Germany, Saturday, 25th July
Morning Theodor Woolf, the editor of a leading Berlin newspaper, warns Jagow that Russia might not yield and there would be a European war.
Jagow claims that neither Russia nor France nor England want war but war is likely to come in the future anyway when Russia would be stronger.
Woolf also talks to Stumm who says Berlin needs to establish if Austria-Hungary is worth anything as an ally.
Stumm predicts the Russians "would shout loudly and some hot days might follow". In the event of a war, there would be revolutions in Russia’s Finnish and Polish provinces and Russia lacked military supplies.
Late morning Rumbold sees Jagow to ask Germany to support a British request to extend the time limit. Jagow says he has already asked the German ambassador in Vienna to do this.
Jagow admits Serbia cannot accept the ultimatum but believes the dispute can be localised because Austria-Hungary is promising Russia it won’t annex Serbian territory.
He says Germany will support Grey's four-power mediation proposal if relations between Vienna and St Petersburg became "threatening". [More]
Berlin Bethmann has returned to Berlin from his country estate where he has been since the 5 July. He has been kept informed of the main international developments but has not been involved in day to day policy management.
He telegraphs the Kaiser, still on his North Sea cruise, that Britain’s "direct participation in a possible European war" does not appear likely. Later he also reports that at London and Paris "they are working energetically towards a localisation of the conflict".
After 4.30 P.M. Jagow sees Bronevski and tells him Vienna will not give way over the time limit. Jagow refuses to discuss any other matters, saying Russia will have to be satisfied by Austria-Hungary's pledge not to seek territorial acquisitions.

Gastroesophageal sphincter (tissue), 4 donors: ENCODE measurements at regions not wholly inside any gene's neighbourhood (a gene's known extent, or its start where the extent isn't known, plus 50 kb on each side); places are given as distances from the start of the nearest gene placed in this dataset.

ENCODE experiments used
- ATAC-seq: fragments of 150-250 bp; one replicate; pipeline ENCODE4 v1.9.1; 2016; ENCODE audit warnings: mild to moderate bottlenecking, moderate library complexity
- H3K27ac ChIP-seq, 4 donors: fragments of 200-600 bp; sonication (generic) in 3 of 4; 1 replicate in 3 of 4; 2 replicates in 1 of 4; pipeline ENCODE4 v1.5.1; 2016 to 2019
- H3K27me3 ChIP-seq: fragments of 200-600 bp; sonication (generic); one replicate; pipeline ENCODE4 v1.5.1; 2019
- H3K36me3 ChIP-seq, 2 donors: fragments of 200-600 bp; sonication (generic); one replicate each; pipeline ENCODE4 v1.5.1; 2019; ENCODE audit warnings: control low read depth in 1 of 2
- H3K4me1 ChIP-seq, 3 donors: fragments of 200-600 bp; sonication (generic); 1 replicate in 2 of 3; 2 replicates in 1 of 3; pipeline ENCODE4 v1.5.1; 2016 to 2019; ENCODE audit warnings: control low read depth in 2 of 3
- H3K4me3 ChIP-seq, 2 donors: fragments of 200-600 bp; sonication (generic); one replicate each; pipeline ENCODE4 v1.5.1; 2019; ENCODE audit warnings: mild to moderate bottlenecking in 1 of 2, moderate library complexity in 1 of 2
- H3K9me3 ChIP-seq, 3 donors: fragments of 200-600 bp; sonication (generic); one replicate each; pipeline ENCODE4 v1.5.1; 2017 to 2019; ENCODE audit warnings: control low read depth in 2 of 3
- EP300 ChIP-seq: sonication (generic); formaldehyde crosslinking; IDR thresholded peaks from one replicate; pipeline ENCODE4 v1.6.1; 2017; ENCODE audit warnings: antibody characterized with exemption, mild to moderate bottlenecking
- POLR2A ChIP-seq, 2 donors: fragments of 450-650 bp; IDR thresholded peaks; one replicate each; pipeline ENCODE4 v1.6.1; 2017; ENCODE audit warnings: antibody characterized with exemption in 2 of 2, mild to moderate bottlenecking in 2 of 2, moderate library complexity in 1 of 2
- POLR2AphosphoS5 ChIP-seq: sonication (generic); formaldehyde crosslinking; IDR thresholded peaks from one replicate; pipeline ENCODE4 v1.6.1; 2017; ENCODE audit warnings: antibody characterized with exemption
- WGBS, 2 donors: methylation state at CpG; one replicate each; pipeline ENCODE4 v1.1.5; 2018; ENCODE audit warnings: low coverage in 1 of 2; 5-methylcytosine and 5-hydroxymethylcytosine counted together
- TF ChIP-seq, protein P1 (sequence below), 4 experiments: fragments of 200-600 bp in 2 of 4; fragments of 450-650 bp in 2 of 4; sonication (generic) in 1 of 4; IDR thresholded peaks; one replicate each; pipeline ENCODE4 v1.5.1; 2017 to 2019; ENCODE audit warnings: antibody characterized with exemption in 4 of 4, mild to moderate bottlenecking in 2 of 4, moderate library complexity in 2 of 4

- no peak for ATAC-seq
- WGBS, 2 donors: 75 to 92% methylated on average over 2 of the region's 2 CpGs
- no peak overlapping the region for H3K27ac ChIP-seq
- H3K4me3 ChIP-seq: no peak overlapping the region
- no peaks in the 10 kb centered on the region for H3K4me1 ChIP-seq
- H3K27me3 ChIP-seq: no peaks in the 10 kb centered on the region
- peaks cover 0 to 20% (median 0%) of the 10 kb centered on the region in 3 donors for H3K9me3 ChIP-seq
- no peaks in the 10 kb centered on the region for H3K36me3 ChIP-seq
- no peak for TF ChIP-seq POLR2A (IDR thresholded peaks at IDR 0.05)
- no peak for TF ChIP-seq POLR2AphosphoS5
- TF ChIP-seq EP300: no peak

Evening Szögyény sends report to Berchtold saying Berlin believes Austria-Hungary should declare war and start military operations immediately if the Serbian reply is unsatisfactory. Any delay gives other powers the opportunity to intervene. It is best to present the world with a fait accompli. [More]
Evening Moltke just back from his month-long holiday holds meeting on the preparations the army should make. Army commanders are recalled to Berlin.
Late evening In response to Lichnowsky's telegrams about the British four-power mediation proposal and his warning that rejection of the British proposal or an unaccommodating German attitude would probably drive Britain to the side of France and Russia, Jagow replies that he can tell the British government that if an Austro-Russian conflict arises Germany, subject to its well-known alliance obligations, would join with the other Great Powers, to enable mediation between Austria and Russia. He does not wish to offend Britain at this critical stage of the crisis. [More]
Balholm, North Sea, 9.30 A.M. The Kaiser issues a secret order to speed up the coaling of the battleships and to prepare them to leave port.
Later that afternoon he gives his consent for the Fleet to return to its bases in Germany.
Balholm, North Sea, 3.00 P.M. The Kaiser's personal cabinet agree he should return home. That the Kaiser is engaged in a pleasure trip at such a critical time is not acceptable. The Kaiser agrees and they set sail for home at 6.00 P.M.